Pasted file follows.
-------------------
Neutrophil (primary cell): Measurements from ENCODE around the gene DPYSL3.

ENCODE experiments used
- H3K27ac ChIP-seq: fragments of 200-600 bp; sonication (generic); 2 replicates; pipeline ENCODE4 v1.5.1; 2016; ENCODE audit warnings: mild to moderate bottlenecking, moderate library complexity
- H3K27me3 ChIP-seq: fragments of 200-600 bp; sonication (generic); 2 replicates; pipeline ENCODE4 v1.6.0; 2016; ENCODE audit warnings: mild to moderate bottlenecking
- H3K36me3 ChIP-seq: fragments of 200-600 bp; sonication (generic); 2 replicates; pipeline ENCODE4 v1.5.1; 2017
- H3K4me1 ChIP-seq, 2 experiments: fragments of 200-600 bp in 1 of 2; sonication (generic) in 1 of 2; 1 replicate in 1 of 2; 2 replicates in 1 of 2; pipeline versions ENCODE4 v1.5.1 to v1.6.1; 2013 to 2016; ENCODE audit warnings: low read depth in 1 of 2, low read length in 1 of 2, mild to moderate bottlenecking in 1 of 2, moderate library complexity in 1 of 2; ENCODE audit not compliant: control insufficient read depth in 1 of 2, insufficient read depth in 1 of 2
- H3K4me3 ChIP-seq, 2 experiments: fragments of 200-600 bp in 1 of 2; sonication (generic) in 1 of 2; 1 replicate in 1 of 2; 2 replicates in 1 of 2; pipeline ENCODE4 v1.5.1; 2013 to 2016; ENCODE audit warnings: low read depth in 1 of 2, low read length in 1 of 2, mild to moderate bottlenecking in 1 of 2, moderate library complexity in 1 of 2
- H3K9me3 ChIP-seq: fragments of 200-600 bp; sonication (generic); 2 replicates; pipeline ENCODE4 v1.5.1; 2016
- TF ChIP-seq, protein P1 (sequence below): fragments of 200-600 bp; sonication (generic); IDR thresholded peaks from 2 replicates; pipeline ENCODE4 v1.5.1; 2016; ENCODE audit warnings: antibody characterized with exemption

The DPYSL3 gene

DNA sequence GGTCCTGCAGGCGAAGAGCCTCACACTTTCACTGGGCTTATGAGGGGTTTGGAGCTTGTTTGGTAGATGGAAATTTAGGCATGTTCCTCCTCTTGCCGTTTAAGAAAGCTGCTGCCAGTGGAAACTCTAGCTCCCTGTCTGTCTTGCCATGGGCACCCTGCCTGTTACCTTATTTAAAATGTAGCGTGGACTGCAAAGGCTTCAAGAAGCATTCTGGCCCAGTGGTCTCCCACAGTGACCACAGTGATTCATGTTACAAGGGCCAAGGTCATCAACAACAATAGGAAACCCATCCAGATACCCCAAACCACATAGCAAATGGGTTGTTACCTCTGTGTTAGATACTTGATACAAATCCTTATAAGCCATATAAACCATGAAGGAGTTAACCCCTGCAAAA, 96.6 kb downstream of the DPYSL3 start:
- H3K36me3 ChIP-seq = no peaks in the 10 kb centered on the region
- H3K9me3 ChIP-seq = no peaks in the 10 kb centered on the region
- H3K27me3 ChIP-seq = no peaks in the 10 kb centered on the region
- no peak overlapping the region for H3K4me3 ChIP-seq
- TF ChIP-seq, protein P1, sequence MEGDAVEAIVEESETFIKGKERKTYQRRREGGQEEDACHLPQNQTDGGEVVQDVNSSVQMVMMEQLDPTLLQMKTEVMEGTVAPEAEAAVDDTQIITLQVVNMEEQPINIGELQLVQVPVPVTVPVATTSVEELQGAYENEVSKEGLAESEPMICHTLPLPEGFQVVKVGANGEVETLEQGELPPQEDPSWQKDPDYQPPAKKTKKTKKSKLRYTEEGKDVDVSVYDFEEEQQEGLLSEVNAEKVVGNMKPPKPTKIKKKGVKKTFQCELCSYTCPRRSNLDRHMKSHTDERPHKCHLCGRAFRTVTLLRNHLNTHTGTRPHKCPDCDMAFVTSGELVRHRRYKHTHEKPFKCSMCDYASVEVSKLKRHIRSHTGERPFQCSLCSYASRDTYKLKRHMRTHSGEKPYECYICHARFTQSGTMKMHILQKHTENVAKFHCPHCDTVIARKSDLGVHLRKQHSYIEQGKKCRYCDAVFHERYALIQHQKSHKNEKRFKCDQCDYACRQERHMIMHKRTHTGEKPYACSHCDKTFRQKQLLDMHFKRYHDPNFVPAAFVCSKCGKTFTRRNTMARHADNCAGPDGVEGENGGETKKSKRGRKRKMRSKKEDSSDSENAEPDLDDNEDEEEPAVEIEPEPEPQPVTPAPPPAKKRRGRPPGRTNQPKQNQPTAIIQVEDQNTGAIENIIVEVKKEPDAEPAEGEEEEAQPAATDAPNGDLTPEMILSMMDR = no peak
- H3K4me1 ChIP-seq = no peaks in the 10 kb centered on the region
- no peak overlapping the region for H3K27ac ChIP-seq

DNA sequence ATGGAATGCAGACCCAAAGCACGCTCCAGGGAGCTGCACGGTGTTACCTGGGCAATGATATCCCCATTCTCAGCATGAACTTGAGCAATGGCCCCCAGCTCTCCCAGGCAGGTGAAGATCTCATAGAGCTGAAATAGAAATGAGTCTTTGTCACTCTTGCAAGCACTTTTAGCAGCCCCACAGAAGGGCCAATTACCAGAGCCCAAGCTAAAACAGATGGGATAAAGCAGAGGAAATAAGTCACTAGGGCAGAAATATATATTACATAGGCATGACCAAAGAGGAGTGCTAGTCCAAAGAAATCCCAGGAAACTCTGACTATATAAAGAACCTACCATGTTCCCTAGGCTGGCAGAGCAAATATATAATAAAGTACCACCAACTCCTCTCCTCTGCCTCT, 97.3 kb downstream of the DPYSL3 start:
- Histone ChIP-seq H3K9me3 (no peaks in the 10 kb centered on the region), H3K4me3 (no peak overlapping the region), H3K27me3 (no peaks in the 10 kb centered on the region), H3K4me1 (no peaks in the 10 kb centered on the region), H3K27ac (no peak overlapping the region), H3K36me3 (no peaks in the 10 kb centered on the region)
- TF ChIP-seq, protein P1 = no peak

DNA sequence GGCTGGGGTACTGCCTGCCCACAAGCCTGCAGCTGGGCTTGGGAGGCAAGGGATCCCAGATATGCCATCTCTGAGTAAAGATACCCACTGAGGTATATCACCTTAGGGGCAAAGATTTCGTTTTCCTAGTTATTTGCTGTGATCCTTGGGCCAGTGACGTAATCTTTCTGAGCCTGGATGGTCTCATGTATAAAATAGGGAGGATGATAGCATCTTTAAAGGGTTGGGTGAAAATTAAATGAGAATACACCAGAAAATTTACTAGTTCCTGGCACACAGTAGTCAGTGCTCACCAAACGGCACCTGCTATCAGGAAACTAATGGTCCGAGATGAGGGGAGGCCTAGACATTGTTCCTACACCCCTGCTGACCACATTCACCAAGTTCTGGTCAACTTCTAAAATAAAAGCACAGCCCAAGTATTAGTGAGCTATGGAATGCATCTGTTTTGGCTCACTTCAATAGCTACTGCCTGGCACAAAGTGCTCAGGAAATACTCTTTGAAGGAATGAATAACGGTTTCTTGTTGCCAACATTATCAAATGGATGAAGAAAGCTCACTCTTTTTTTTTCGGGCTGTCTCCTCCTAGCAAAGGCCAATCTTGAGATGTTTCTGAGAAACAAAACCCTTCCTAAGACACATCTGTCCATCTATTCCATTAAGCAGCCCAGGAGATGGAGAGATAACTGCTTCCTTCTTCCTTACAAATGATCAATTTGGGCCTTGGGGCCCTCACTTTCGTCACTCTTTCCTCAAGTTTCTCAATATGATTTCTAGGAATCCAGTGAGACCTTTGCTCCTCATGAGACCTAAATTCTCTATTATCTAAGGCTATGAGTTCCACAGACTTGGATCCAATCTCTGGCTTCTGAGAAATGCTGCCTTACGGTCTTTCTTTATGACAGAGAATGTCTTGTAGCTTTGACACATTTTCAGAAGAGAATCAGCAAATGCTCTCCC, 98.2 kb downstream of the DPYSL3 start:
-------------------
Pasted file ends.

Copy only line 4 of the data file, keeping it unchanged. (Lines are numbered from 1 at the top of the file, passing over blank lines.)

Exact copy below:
- H3K27me3 ChIP-seq: fragments of 200-600 bp; sonication (generic); 2 replicates; pipeline ENCODE4 v1.6.0; 2016; ENCODE audit warnings: mild to moderate bottlenecking